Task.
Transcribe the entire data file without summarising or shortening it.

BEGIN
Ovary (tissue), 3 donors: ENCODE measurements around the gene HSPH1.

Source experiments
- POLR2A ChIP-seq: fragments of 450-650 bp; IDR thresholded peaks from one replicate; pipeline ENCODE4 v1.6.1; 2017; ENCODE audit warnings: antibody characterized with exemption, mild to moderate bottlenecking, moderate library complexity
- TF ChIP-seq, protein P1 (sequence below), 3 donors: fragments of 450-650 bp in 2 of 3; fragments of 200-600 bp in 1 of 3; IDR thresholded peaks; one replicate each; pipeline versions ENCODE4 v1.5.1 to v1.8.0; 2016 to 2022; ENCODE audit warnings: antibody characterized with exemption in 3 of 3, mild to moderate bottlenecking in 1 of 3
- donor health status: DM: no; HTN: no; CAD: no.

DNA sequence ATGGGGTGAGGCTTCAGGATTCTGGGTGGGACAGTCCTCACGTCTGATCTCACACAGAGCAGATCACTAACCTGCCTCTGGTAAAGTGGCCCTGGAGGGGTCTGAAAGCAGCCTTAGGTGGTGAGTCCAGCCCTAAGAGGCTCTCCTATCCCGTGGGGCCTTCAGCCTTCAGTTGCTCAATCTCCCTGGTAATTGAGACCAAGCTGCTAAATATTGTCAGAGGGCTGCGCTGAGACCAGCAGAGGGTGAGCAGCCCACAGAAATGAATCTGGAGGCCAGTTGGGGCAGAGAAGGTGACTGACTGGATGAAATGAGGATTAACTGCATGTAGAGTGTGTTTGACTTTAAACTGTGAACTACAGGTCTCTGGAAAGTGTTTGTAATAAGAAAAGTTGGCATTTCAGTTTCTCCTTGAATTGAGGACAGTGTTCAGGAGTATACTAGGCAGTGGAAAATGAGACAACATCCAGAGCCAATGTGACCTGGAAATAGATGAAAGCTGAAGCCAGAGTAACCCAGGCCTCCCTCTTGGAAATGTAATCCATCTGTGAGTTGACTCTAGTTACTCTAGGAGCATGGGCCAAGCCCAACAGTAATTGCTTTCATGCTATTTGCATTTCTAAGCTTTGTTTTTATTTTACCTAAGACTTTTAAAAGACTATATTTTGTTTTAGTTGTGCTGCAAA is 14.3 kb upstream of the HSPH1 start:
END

Ovary (tissue), 3 donors: ENCODE measurements around the gene HSPH1.

Source experiments
- POLR2A ChIP-seq: fragments of 450-650 bp; IDR thresholded peaks from one replicate; pipeline ENCODE4 v1.6.1; 2017; ENCODE audit warnings: antibody characterized with exemption, mild to moderate bottlenecking, moderate library complexity
- TF ChIP-seq, protein P1 (sequence below), 3 donors: fragments of 450-650 bp in 2 of 3; fragments of 200-600 bp in 1 of 3; IDR thresholded peaks; one replicate each; pipeline versions ENCODE4 v1.5.1 to v1.8.0; 2016 to 2022; ENCODE audit warnings: antibody characterized with exemption in 3 of 3, mild to moderate bottlenecking in 1 of 3
- donor health status: DM: no; HTN: no; CAD: no.

DNA sequence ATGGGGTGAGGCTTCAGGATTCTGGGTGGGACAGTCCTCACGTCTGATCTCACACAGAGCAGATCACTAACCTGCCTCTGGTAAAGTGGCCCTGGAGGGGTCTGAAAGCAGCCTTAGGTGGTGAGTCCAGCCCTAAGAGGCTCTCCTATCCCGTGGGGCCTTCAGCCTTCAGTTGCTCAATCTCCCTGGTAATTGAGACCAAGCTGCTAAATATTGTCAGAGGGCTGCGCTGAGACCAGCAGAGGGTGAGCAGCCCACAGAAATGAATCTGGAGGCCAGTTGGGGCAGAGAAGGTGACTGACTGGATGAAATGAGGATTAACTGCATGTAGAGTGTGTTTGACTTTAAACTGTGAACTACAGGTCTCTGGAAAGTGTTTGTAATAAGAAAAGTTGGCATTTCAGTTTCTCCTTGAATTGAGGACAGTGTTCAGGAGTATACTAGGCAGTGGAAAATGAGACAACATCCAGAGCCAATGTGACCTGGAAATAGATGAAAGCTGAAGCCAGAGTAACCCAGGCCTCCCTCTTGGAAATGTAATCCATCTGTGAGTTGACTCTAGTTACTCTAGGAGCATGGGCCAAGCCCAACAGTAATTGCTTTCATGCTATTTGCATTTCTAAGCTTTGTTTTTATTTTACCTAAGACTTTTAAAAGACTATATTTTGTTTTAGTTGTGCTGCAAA is 14.3 kb upstream of the HSPH1 start: